Texas Mutual has distributed more than $1 billion in policyholder dividends since 2000. That number includes a combined $260 million in 2008 and 2009, at the height of the recession.

Texas Mutual President Ron Wright said the company’s dividend track record is a direct reflection of policyholders’ efforts to keep employees safe and on the job.

“Texas Mutual is fortunate to have more than 50,000 owners who share its vision of a safer, more productive state,” said Wright. “Our policyholders have invested in their safety programs and supported injured workers during their recoveries. I hope this return on their investments will keep their businesses strong far into the future.”

Texas Mutual notes that past dividends are not a guarantee of future dividends. All dividend plans require Texas Department of Insurance approval.

Workplace Violence Should Not Be an Occupational Hazard

Workplace violence is the second-leading cause of workplace deaths, according to the National Institute of Occupational Safety and Health (NIOSH). Workplace violence could include verbal outbursts due to stress, a co-worker disagreement, a disgruntled customer, or be part of a criminal act. In its most extreme and dangerous form, workplace violence results in injury or homicide. No matter where an incident lies on the spectrum, workplace violence is a reality that employers need to consider.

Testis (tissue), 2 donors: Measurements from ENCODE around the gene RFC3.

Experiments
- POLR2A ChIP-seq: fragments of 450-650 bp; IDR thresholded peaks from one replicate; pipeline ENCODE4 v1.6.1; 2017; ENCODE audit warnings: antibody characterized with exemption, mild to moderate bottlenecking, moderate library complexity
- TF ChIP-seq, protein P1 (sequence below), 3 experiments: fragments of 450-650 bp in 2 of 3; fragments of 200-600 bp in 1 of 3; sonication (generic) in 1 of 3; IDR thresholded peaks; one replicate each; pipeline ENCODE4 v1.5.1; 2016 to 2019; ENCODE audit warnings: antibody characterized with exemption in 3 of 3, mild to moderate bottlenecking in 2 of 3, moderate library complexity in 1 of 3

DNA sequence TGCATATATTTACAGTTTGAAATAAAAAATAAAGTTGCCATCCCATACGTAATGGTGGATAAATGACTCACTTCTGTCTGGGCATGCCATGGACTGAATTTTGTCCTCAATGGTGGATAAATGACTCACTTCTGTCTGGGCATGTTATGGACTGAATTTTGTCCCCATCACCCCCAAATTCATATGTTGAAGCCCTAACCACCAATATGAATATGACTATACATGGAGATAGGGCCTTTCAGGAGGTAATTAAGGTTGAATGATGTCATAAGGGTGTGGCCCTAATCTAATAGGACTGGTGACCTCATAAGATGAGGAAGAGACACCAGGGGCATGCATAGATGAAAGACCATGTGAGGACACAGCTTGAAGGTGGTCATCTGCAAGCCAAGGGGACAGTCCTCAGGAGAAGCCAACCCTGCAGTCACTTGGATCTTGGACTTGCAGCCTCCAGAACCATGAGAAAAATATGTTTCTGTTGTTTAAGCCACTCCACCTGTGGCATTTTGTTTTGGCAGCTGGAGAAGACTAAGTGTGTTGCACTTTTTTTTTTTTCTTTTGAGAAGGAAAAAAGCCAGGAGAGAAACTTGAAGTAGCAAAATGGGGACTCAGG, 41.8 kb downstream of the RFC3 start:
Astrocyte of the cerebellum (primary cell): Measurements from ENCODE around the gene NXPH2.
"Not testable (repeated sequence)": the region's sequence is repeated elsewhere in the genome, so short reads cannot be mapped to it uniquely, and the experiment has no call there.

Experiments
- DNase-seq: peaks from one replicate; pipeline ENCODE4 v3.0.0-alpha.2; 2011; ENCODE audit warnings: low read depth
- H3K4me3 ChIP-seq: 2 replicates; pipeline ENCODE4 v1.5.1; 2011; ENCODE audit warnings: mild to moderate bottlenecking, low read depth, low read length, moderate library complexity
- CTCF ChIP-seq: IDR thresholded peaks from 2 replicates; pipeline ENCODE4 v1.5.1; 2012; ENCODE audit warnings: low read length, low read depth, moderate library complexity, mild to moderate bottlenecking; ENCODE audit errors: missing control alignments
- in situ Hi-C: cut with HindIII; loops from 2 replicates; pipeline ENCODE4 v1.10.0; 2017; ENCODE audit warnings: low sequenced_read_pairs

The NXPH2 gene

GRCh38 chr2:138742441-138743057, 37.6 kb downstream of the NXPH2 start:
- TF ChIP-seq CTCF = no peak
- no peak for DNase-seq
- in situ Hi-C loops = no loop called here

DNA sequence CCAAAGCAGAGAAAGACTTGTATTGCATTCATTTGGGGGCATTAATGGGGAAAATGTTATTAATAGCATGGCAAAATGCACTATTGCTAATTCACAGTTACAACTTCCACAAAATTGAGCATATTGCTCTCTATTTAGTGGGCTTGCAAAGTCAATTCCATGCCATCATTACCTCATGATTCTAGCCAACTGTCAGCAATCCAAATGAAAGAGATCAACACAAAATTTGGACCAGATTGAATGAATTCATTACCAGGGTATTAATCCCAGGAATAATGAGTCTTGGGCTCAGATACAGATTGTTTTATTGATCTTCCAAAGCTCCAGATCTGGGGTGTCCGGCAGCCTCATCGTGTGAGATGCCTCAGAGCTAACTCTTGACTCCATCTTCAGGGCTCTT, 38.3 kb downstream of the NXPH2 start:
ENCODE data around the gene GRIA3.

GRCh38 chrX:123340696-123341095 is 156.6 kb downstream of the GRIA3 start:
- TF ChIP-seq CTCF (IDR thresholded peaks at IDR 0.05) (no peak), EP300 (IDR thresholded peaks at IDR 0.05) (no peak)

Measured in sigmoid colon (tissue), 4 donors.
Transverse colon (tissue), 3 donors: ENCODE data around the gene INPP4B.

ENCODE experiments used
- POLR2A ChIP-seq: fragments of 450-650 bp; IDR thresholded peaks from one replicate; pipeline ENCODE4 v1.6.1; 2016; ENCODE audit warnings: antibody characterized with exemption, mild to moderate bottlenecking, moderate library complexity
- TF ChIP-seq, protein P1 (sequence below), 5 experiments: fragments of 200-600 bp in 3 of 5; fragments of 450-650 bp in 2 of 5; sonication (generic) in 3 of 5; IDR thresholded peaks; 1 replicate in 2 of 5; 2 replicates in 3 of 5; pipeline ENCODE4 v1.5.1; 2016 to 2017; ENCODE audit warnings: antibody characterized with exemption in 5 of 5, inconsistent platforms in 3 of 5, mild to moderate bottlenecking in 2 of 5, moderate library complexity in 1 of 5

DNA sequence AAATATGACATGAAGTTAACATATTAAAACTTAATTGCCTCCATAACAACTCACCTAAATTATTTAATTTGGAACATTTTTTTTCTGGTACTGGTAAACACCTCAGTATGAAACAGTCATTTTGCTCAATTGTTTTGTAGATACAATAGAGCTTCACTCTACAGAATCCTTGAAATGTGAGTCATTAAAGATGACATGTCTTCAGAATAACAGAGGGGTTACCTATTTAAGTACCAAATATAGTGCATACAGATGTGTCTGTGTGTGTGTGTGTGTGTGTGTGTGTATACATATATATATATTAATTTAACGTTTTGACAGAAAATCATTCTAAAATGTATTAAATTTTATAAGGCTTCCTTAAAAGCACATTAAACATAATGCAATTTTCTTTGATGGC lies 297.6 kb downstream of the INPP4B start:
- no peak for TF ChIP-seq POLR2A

A report by the U.S. Department of Health and Human Services and NIOSH found that each week in the United States, there are nearly 20 homicides and 18,000 assaults in the workplace. Preparation and planning by employers may help minimize the number of employees involved in a violent workplace incident.

Employers should prepare by considering scenarios for a violent situation. It’s important to remember that violence in the workplace may not be limited to employees. Workplace violence may include domestic disputes that continue in the workplace, violence between customers and violence arising from criminal acts.

The most important tool that employees have in dealing with workplace violence is remembering that avoidance and de-escalation of a potentially violent situation will almost never result in an injury. Trying to take control or assert oneself in a violent situation will most likely result in an injury. Employees in higher risk jobs should know how to recognize a potentially violent situation before it gets out of hand and to respond early while it is still controllable. Read more of this post